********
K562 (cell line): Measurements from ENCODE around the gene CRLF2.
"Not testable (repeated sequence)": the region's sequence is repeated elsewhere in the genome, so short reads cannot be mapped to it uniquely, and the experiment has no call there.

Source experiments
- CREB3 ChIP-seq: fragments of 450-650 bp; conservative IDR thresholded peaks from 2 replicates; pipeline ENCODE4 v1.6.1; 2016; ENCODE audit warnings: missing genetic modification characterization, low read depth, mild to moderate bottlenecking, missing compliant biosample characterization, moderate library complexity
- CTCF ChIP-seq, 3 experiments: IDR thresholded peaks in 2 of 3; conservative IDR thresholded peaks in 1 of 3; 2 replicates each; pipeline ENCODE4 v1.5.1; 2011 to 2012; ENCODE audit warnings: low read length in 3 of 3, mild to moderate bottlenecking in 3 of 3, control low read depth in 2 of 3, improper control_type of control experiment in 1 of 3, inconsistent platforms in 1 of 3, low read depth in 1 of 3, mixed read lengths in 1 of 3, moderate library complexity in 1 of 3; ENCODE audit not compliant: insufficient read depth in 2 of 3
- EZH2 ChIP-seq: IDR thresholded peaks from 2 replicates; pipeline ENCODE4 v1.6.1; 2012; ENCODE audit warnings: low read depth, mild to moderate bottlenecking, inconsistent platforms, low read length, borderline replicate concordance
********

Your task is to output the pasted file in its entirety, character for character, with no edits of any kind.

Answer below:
K562 (cell line): Measurements from ENCODE around the gene CRLF2.
"Not testable (repeated sequence)": the region's sequence is repeated elsewhere in the genome, so short reads cannot be mapped to it uniquely, and the experiment has no call there.

Source experiments
- CREB3 ChIP-seq: fragments of 450-650 bp; conservative IDR thresholded peaks from 2 replicates; pipeline ENCODE4 v1.6.1; 2016; ENCODE audit warnings: missing genetic modification characterization, low read depth, mild to moderate bottlenecking, missing compliant biosample characterization, moderate library complexity
- CTCF ChIP-seq, 3 experiments: IDR thresholded peaks in 2 of 3; conservative IDR thresholded peaks in 1 of 3; 2 replicates each; pipeline ENCODE4 v1.5.1; 2011 to 2012; ENCODE audit warnings: low read length in 3 of 3, mild to moderate bottlenecking in 3 of 3, control low read depth in 2 of 3, improper control_type of control experiment in 1 of 3, inconsistent platforms in 1 of 3, low read depth in 1 of 3, mixed read lengths in 1 of 3, moderate library complexity in 1 of 3; ENCODE audit not compliant: insufficient read depth in 2 of 3
- EZH2 ChIP-seq: IDR thresholded peaks from 2 replicates; pipeline ENCODE4 v1.6.1; 2012; ENCODE audit warnings: low read depth, mild to moderate bottlenecking, inconsistent platforms, low read length, borderline replicate concordance